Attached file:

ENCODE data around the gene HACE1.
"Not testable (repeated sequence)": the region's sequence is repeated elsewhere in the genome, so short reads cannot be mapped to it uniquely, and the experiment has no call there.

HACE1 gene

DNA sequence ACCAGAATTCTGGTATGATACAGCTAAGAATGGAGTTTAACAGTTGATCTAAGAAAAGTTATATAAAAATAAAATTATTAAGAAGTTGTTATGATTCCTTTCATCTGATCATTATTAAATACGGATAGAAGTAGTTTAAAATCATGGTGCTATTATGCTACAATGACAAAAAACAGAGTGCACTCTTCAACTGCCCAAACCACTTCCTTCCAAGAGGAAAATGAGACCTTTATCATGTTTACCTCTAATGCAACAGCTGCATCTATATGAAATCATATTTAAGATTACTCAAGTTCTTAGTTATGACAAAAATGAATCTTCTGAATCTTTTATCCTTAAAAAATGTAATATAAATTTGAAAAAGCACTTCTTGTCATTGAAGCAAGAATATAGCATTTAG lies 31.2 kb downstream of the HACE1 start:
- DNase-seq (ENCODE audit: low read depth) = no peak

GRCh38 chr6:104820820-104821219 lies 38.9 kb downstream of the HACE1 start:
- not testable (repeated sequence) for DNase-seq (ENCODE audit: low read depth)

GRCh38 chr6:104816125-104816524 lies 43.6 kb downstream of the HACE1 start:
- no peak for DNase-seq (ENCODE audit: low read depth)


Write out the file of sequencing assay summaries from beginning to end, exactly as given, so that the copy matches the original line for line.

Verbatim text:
ENCODE data around the gene HACE1.
"Not testable (repeated sequence)": the region's sequence is repeated elsewhere in the genome, so short reads cannot be mapped to it uniquely, and the experiment has no call there.

HACE1 gene

DNA sequence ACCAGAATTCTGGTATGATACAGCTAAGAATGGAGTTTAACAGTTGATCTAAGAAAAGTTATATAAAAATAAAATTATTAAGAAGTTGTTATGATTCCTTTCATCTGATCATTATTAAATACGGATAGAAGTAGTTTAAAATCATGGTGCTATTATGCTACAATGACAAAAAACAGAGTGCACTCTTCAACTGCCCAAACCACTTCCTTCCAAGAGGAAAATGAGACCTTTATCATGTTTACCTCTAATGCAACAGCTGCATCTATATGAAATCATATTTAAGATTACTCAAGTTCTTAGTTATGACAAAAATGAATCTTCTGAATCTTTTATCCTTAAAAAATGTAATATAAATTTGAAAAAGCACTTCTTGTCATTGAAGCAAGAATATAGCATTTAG lies 31.2 kb downstream of the HACE1 start:
- DNase-seq (ENCODE audit: low read depth) = no peak

GRCh38 chr6:104820820-104821219 lies 38.9 kb downstream of the HACE1 start:
- not testable (repeated sequence) for DNase-seq (ENCODE audit: low read depth)

GRCh38 chr6:104816125-104816524 lies 43.6 kb downstream of the HACE1 start:
- no peak for DNase-seq (ENCODE audit: low read depth)